Rex Ryan says it was difficult to lose 106 pounds over the off-season but it might have been harder for the New York Jets coach to admit he also lost control of his team last year.
Besides the changed body image, Ryan now has rewired his way of thinking and has a whole new coaching philosophy to go along with it.
"I'm sitting there, talking in front of the team, selling, 'Team, team, team,' like I always are, and I did not know we had a rift in our team, " said Ryan. "How was I not aware of it?"
The third-year head coach admitted— after the Jets season ending loss to the Miami Dolphins— he "lost the pulse" of the team.
"I was mad. I was upset. I was mad at myself because you're either coaching it, or allowing it to happen, and I'm not going to do either," he said.
Ryan says he now has more open communication with bis players. He said that communicating begins with an unnamed someone whom he calls "my little sensei"— the Japanese word for teacher.
The coach won't reveal the name of his Mr. Miyagi— at least not yet.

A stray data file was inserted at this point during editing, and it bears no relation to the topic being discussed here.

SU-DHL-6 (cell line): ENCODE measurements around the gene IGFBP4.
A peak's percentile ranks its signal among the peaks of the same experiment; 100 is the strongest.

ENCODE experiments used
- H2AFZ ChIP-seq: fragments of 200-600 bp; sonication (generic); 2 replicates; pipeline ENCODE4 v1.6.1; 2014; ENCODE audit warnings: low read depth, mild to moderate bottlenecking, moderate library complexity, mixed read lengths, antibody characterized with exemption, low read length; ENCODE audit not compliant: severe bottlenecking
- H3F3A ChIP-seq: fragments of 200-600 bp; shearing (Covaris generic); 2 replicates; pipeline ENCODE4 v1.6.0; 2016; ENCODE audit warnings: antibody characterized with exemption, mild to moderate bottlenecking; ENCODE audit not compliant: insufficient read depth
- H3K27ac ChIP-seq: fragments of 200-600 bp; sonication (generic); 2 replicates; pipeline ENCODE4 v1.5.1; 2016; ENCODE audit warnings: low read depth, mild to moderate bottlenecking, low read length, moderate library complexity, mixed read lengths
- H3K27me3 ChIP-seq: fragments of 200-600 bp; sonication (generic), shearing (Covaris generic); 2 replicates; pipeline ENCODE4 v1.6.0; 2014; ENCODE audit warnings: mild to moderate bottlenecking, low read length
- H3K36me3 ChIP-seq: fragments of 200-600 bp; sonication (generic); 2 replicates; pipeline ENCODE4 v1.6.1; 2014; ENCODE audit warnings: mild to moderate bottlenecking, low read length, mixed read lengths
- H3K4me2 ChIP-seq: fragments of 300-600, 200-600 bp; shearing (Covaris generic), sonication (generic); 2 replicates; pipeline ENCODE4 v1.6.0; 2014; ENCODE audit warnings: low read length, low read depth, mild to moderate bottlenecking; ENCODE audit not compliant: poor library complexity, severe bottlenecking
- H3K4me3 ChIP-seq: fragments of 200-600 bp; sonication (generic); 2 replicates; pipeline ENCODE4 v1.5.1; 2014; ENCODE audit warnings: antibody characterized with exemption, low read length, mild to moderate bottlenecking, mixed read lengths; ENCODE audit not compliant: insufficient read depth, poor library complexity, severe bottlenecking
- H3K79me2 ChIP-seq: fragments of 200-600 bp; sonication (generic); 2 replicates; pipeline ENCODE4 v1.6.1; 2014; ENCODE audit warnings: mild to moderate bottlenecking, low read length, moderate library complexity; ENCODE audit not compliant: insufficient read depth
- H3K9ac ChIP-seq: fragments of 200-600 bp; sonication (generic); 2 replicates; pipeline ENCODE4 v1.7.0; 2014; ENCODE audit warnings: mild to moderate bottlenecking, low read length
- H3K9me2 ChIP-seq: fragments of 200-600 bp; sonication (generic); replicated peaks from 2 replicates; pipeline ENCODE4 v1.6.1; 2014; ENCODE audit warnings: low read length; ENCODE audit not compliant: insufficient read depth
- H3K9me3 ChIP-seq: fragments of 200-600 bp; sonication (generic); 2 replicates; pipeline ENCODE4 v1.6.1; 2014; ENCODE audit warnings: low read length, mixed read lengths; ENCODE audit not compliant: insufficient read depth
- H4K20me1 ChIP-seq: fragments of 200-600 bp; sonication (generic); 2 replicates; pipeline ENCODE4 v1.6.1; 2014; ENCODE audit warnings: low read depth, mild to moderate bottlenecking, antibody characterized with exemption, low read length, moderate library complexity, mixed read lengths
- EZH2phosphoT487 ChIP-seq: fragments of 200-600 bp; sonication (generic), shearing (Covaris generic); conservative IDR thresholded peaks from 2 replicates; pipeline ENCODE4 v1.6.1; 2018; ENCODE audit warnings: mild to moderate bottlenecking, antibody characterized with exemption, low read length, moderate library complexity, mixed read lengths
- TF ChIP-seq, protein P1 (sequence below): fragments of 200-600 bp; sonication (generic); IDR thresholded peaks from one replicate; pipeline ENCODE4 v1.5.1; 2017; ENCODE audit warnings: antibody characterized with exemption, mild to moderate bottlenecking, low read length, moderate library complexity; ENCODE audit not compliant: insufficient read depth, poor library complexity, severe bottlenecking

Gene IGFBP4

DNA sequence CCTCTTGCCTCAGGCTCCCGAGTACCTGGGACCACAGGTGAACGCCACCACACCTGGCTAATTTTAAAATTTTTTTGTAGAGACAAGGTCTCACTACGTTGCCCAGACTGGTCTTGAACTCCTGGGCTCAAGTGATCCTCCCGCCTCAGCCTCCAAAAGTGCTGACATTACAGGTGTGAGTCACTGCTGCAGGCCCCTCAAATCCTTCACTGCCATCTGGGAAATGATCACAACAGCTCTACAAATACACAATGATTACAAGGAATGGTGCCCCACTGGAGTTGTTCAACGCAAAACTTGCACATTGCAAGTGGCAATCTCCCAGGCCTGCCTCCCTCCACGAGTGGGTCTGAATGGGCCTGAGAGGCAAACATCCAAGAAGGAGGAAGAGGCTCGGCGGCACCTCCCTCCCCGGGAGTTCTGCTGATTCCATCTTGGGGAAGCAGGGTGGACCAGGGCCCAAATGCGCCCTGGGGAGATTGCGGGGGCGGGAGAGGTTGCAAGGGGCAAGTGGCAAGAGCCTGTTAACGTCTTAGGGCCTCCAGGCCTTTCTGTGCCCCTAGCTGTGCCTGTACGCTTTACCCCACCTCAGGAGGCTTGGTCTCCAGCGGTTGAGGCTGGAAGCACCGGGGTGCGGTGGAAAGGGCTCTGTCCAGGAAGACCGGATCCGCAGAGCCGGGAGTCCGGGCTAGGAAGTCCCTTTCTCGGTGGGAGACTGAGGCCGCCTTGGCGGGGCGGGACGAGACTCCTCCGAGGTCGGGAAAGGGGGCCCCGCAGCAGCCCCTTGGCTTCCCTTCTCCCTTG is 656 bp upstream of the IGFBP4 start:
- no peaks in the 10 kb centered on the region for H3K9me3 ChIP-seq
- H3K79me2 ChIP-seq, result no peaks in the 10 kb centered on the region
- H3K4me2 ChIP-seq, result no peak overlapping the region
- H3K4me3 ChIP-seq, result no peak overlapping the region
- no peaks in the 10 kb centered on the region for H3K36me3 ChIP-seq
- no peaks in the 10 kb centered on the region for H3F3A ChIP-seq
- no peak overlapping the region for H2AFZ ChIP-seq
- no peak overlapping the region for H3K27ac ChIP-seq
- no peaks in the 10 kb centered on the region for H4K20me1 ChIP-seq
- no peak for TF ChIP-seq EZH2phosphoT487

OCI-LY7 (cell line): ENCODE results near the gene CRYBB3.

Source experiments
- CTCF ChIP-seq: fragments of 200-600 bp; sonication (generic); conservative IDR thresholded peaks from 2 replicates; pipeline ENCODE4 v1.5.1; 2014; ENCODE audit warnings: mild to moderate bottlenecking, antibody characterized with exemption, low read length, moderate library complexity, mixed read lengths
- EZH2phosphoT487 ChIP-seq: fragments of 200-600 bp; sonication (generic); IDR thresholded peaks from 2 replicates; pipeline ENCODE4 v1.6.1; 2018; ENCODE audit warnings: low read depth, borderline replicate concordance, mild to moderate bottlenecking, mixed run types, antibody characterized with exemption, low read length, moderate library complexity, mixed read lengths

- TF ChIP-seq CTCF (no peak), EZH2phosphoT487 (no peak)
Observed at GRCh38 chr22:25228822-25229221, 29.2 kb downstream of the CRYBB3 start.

"After we have the season that we're going to have, I'll mention his name," said Ryan.
While it isn't the first preseason boast by Ryan, at least he toned down his act by not claiming a Super Bowl victory or dissing a cross-town team or a rival coach.
In a locker room that could blow at any time— Tebow/Sanchez, Revis holdout threats— the once boisterous Ryan sounds like he intends to become an island of tranquility.
"He's revived," said owner Woody Johnson. "It's a different Rex in a way, because I think Rex is evolving into the job."
Before Ryan left for the Pro-Bowl in Hawaii last winter, GM Mike Tannenbaum handed Ryan a yellow business pad and gave his coach a Mr. Miyagi wax on-wax off exercise.
"Put all the problems on the left-hand side," he said. "And all the solutions on the right."
After the the island trip, Ryan had filled pages of the yellow pad and met with Tannenbaum.
"Let's go," Ryan told the GM. "We've got to get better, and it starts with me."
Rex Ryan-san anyone?